Wall Street rallied as jobs report continues to keep Fed on track

Traders work on the floor of the New York Stock Exchange (NYSE) in New York City, US, March 30, 2022. REUTERS/Brendan McDermid

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  • Unemployment rate drops to 3.6% versus estimates of 3.7%
  • Nonfarm payrolls rose by 431,000 jobs last month
  • GameStop seeks a stock split amid the renewed hype of memetic stocks
  • Dow Jones rises 0.29%, S&P 500 rises 0.10%, Nasdaq is down 0.05%

NEW YORK (Reuters) – U.S. stocks rose modestly to start the second quarter on Friday, as the monthly jobs report pointed to a strong labor market likely to keep the Federal Reserve on track to maintain its hawkish stance on policy.

The Labor Department’s employment report showed the rapid pace of hiring by employers while wages continued to rise, although not enough to keep pace with inflation. Read more

US employers added 431,000 jobs in March, which was shy of estimates of 490,000, but still showed solid job gains. The unemployment rate fell to 3.6%, a new low in two years while average hourly earnings rose 5.6% year over year. Read more

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non-farm jobs

The report raised expectations that the central bank is likely to become more aggressive in raising interest rates as it seeks to curb inflation while reversing its easy monetary policy. Read more

“The job gains were broad, and more people are back in the office,” said Brian Jacobsen, senior investment analyst at Allspring Global Investments in Menomoney Falls, Wisconsin.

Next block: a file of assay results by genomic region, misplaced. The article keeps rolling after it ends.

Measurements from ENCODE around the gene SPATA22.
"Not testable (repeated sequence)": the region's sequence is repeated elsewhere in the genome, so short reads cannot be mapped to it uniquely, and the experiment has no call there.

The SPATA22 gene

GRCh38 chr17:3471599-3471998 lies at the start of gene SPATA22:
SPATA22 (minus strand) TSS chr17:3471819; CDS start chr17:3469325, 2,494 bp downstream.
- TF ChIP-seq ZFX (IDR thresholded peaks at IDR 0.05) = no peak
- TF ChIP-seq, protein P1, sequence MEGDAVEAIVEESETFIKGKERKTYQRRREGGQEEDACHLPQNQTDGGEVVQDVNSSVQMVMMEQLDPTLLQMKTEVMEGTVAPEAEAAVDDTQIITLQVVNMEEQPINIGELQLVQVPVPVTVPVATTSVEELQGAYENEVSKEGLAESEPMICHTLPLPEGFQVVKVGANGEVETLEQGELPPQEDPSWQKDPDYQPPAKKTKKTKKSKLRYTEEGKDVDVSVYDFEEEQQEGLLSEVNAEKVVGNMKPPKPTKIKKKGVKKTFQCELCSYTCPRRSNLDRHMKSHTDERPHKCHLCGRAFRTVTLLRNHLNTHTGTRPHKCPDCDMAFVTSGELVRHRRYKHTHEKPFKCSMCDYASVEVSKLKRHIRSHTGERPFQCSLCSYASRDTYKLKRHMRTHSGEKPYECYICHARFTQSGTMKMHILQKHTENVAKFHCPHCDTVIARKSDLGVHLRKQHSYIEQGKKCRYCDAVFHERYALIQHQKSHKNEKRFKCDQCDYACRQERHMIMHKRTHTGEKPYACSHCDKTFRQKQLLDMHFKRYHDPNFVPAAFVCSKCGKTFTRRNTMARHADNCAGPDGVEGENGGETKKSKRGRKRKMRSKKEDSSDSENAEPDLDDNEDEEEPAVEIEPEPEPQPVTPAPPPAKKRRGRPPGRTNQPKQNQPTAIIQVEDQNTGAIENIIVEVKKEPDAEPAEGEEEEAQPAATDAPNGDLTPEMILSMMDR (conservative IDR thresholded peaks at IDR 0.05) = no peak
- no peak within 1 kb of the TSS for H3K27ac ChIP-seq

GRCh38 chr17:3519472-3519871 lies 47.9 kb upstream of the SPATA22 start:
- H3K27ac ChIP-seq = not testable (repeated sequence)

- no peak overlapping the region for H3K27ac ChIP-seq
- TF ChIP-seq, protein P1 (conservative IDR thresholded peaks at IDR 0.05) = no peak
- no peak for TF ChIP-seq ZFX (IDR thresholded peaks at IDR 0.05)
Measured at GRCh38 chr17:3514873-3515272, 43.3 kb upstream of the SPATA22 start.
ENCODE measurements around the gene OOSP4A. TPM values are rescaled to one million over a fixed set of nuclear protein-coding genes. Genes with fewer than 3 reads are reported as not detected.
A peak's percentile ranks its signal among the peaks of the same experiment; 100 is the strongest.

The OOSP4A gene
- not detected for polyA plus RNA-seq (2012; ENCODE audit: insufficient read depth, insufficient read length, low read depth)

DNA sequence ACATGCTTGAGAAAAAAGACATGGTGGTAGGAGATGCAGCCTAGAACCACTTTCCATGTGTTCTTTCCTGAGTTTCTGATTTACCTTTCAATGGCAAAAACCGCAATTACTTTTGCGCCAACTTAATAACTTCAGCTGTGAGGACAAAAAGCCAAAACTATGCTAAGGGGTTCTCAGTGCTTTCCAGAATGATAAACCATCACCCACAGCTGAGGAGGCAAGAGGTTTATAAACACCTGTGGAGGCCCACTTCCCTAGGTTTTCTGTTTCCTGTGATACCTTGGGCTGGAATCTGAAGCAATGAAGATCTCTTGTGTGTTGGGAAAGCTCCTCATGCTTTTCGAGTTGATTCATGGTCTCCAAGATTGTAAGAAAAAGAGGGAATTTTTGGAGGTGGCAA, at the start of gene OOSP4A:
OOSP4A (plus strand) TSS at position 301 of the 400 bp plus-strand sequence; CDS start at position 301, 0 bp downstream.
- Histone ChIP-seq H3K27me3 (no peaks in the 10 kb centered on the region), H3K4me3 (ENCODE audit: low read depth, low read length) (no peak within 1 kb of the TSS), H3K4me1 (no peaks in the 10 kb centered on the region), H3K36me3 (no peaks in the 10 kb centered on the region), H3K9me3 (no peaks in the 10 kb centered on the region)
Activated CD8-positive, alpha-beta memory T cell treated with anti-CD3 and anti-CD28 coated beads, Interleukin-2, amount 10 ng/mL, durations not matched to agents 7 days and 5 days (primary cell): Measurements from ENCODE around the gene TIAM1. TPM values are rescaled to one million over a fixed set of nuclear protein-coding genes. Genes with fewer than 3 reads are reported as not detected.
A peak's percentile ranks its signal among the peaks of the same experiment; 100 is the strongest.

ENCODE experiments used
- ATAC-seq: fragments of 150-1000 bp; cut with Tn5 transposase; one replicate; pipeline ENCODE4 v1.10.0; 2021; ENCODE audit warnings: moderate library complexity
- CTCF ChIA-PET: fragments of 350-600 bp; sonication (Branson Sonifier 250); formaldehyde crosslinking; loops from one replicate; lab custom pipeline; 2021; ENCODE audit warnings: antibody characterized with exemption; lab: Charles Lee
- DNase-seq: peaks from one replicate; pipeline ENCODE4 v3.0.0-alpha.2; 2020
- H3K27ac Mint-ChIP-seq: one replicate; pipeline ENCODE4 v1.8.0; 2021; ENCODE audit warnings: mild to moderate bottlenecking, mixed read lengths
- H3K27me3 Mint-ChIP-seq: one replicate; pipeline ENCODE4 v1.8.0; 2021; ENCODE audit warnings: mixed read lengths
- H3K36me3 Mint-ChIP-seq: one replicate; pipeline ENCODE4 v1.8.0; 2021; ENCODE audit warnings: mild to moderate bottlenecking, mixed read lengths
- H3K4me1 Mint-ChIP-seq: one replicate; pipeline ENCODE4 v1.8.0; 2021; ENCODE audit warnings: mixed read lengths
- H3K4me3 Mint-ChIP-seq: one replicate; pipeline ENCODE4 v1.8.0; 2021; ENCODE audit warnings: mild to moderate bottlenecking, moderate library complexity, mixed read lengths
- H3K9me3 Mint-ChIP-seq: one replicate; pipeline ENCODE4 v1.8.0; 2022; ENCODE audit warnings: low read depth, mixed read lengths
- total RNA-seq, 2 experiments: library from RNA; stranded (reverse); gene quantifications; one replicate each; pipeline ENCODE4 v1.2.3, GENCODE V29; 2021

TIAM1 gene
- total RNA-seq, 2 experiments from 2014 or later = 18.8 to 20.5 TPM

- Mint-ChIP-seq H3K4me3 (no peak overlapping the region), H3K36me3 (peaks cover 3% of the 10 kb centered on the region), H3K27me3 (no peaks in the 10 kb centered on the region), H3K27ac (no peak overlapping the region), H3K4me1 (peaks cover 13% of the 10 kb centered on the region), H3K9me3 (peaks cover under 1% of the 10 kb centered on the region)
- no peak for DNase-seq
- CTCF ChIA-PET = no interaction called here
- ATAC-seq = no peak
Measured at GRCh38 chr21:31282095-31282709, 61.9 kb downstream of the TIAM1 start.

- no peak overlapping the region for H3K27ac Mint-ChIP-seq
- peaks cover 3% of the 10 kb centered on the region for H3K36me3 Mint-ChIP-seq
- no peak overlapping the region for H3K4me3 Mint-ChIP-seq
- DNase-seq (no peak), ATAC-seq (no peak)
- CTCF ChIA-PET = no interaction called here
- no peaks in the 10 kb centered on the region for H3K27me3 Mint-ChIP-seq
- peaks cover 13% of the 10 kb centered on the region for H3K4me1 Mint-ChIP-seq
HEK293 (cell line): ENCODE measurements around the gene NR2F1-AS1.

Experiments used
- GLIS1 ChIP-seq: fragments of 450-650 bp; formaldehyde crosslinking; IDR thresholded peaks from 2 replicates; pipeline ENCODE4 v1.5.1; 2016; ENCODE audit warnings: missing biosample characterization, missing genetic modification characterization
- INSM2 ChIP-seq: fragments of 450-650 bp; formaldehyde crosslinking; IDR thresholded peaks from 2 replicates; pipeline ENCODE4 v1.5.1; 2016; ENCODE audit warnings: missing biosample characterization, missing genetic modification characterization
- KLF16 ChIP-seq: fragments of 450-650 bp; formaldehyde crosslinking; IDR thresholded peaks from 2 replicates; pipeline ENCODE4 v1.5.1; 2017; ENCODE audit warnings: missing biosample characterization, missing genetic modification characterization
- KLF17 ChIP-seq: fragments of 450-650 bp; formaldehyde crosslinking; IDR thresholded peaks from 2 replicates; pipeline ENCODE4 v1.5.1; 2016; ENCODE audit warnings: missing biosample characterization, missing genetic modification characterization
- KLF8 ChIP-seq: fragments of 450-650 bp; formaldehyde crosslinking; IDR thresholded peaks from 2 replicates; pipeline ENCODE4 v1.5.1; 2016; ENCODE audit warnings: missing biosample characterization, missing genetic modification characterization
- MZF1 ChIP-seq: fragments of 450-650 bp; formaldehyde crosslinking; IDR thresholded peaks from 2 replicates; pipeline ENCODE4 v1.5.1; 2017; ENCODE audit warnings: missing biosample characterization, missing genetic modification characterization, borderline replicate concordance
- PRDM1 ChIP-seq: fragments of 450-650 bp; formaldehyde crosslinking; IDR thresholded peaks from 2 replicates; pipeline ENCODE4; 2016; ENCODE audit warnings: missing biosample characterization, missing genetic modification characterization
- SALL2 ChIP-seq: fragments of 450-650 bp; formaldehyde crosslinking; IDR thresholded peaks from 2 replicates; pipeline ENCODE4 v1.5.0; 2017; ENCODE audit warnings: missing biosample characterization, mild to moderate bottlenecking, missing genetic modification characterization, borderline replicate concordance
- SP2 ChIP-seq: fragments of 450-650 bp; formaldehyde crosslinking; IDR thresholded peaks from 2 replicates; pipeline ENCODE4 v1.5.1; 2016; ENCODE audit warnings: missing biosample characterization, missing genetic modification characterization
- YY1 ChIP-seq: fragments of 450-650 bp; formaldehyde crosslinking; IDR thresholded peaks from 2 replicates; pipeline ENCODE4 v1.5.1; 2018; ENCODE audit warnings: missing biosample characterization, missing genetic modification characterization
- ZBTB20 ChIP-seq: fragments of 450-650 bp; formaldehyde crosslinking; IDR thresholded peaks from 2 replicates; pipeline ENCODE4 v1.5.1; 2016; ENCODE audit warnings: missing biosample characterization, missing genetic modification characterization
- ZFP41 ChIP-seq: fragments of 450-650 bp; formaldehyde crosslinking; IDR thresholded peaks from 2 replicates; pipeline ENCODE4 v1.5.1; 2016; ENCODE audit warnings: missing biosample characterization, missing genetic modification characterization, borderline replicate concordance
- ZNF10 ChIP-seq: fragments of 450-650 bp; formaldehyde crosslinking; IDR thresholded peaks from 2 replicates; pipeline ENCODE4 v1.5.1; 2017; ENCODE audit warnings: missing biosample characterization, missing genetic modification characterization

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“If other data between now and the next Fed meeting remains this pink, the Fed will likely feel comfortable raising it by 50 basis points and announcing a strong balance sheet summary.”

Dow Jones Industrial Average (.DJI) The Standard & Poor’s Index rose 101.13 points, or 0.29%, to 34779.48 points (.SPX) It rose 4.65 points, or 0.10%, to 4,535.06 and the Nasdaq Composite Index (nineteenth) It fell 7.58 points, or 0.05%, to 14,212.94 points.

Expectations of a 50 basis point rate hike at the central bank’s May meeting stand at 71.1%, according to CME FedWatch Tool. At its March meeting, the Fed raised rates by 25 basis points, its first hike since 2018, and a group of central bank policymakers signaled they were ready to raise rates further.

Chicago Federal Reserve Chairman Charles Evans said Friday he didn’t see much risk in using “some” half-point interest rate increases to reduce borrowing costs sooner as long as the goal wasn’t to raise interest rates faster and push them higher.

Other data on Friday showed US manufacturing activity slowed unexpectedly in March, although it remained firmly in expansion territory, as tight supply chains continued to put upward pressure on input prices. Read more

In the wake of the payroll report, US Treasury yields jumped and part of the closely watched yield curve between two-year and 10-year notes, which many considered a reliable indicator of a recession, inverted for the third time this week.

The S&P 500 closed the first quarter on Thursday with its biggest quarterly drop since the COVID-19 pandemic in the United States reached its climax due to concerns about rising prices, which were fueled by the war in Ukraine, and the Fed’s response could slow economic growth. . However, stocks rebounded somewhat in March, with the benchmark index up 3.6%.

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GameStop Corp., a video game retailer (GME.N), part of the “emem stock” trading frenzy last year, pared early gains and was last down 1.47% after announcing a plan to get shareholder approval for a stock split. Read more

Apple company (AAPL.O) It fell 0.78% after JP Morgan removed the stock from its analyst “focus list” along with Qualcomm. (QCOM.O)Which fell by 5.12%. Read more

Advance issues outnumbered decliners on the New York Stock Exchange by 1.46 to 1; On the Nasdaq, the ratio was 1.27 to 1 in favor of advanced traders.

S&P 500 hit 14 new 52-week highs and seven new lows; The Nasdaq Composite recorded 54 new highs and 101 new lows.

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(Reporting by Chuck Mikolajchak) Editing by Margarita Choi

Our criteria: Thomson Reuters Trust Principles.

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